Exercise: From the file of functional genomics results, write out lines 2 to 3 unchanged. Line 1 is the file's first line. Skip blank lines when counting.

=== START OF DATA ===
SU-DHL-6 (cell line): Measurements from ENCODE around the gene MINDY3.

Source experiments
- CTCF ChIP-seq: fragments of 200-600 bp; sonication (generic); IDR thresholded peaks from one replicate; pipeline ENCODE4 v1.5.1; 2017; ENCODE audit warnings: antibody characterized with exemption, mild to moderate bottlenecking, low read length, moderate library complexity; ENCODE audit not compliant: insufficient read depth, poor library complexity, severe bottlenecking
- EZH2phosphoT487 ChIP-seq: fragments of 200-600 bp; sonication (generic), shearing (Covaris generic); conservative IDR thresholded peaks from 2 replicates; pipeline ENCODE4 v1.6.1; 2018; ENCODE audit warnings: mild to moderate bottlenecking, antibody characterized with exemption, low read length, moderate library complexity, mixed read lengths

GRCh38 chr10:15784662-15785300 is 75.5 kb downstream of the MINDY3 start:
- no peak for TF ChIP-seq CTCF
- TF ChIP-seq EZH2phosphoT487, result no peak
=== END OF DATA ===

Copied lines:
Source experiments
- CTCF ChIP-seq: fragments of 200-600 bp; sonication (generic); IDR thresholded peaks from one replicate; pipeline ENCODE4 v1.5.1; 2017; ENCODE audit warnings: antibody characterized with exemption, mild to moderate bottlenecking, low read length, moderate library complexity; ENCODE audit not compliant: insufficient read depth, poor library complexity, severe bottlenecking